Wikiclub NT

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How a Wikipedia club added NT history online
, James Gaunt.

The township of Alice Springs on Arrernte country in Central Australia was born when a repeater station was built alongside a spring in the now Todd River, traditionally called Turiara. The station formed part of the Overland Telegraph Line, which connected Australia to the rest of the world for the first time in 1872.

But if you’d searched online as recently as 2016, you’d have struggled to discover that history. There wasn’t even a page about the Alice Springs Telegraph Station.

Wikipedia had a problem. Northern Territory people, places and histories were essentially absent. While Western Australia had more than 10,000 pages dedicated to it, the NT had only 1700 pages at the time.

Former ABC journalist and producer Caddie Brain and historian Jared Archibald, the Territory History curator at the Museum and Art Gallery of the Northern Territory, decided to do something about it.

“Most people knew what Wikipedia was and had used it,” Archibald said. “The biggest thing we struck was to do with NT history. There wasn't any information on there, and that's what Wikiclub NT was all about. “

With the support of Wikimedia Australia and a Northern Territory Government History Grant, Brain and Archibald hosted an outback Wikitour and monthly edit-a-thons over two years to train locals to put their history, stories and knowledge on Wikipedia.

“Territorians are mad about their history,” Brain said. “The Northern Territory is home to some of the oldest living cultures and languages in the world. They’re the kind of stories that shake up our whole idea of what Australia is and its so-called ‘discovery’. In many remote places people are the history.”

Caddie Brain and Jarad Archibald at Karlu Karlu

Hitting the road, Brain and Archibald held the first-ever workshops in Alice Springs, Katherine and Tennant Creek, hosting themed monthly meet-ups at Northern Territory Library.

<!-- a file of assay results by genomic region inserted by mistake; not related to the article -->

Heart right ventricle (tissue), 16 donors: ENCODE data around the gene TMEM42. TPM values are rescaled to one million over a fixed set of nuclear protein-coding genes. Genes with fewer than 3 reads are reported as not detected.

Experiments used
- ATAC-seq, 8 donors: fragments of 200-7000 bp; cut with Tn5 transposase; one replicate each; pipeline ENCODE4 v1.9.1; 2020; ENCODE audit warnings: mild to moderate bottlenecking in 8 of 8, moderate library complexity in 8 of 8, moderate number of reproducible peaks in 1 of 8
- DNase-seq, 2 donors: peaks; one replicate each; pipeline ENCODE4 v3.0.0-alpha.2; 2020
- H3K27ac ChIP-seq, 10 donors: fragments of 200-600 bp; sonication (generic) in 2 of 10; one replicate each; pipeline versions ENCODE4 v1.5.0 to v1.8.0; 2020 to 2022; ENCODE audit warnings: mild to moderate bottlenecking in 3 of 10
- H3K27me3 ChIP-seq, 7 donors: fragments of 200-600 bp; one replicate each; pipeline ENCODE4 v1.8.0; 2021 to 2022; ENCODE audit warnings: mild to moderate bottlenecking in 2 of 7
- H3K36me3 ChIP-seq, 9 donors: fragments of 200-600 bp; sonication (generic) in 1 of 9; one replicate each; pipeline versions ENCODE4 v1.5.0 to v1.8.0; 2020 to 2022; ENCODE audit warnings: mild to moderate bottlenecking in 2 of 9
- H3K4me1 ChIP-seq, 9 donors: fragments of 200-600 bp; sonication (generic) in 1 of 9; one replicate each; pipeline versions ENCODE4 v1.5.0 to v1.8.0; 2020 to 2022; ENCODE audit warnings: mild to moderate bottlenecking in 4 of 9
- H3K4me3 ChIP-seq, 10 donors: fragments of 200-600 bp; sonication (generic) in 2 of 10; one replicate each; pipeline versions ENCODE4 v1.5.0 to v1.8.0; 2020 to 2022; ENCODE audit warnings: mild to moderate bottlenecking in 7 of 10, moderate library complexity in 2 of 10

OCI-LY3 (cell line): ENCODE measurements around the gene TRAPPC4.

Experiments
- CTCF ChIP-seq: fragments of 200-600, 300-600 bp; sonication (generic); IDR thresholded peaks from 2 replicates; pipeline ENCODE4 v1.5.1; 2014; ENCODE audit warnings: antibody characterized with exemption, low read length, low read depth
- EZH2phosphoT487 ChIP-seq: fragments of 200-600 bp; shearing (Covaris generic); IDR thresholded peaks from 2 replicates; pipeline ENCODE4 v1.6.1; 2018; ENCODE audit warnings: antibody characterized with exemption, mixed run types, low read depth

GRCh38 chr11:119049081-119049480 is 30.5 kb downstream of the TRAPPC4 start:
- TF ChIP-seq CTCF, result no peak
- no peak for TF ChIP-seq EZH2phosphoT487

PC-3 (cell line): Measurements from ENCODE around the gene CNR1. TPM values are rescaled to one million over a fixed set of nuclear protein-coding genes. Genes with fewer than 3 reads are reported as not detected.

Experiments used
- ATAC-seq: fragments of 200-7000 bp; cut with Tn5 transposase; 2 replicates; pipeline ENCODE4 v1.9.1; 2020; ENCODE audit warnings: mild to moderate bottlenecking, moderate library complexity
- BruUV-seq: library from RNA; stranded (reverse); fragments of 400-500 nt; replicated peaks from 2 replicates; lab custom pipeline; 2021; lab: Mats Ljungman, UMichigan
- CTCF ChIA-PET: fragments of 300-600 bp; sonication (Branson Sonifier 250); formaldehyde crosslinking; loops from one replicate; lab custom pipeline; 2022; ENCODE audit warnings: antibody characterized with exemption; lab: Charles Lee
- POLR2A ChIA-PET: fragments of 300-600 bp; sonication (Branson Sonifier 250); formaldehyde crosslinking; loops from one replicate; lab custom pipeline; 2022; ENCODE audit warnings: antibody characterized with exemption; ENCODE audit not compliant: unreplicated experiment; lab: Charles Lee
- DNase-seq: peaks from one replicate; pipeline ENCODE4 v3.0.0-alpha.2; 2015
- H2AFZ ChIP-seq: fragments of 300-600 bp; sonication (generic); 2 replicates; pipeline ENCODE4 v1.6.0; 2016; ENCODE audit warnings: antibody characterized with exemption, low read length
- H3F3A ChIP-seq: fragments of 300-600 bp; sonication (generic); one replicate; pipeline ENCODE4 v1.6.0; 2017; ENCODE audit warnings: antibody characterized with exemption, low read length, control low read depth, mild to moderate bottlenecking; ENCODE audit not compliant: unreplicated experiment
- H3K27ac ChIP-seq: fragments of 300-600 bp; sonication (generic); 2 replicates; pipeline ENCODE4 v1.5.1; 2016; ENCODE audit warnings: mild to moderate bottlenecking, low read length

“We developed this beautiful community of local editors,” Brain said. “And we sure drank a lot of tea.”

“But it wasn’t always easy. Making the case for notability of outback characters is often challenging and even more so for women and First Nations people, who just aren’t written about and recognised in the same way as men.”

Cissy McLeod, for example, was the first Indigenous woman in Australia to receive a bronze medal from the Royal Humane Society for her act of bravery, after saving her adoptive mother when she fell off the wharf in Darwin in the Northern Territory of Australia. A fierce debate kicked off claiming she was not notable, despite the many pages of colonial men who won the same medal for similar acts.

“This is a person who made newspapers nationally at a time when that was itself remarkable," Brain said. "If an Aboriginal woman from this period was so noticeable to be in multiple national newspapers in a segregated and colonial society, if she cannot be considered notable, then Wikipedia will continue to have few women or First Nations people. It’s critical we fight for these stories.”

Cissy’s page has now been viewed almost 3000 times and edited over 100 times. Illustrating her page are two photographs, including one of Cissy McLeod receiving her medal for bravery at Palmerston Town Hall in 1913.

Access to the Northern Territory Library’s collections enabled the uploading and populating of historical images to support the 135 new pages created through Wikiclub NT, including Cissy McLeod’s.

While the club last met in 2018, it contributed to the doubling of pages about the Northern Territory on Wikipedia over its two years of activity.

Since starting Wikiclub NT, Caddie Brain is now Executive Officer at Wikimedia Australia and has been organising edit-a-thons all across Australia. But she says NT history is still an important part of her work.

Jared Archibald has continued his work with the Museum and Art Gallery of the Northern Territory, but said he still has fond memories of Wikiclub NT and what they achieved.

“The project was fantastic and I think it could work anywhere in Australia, with clubs that go out and train people how to do new stuff on wiki and then fix wiki to make it into something that is valued, but also accurate, that people trust.”

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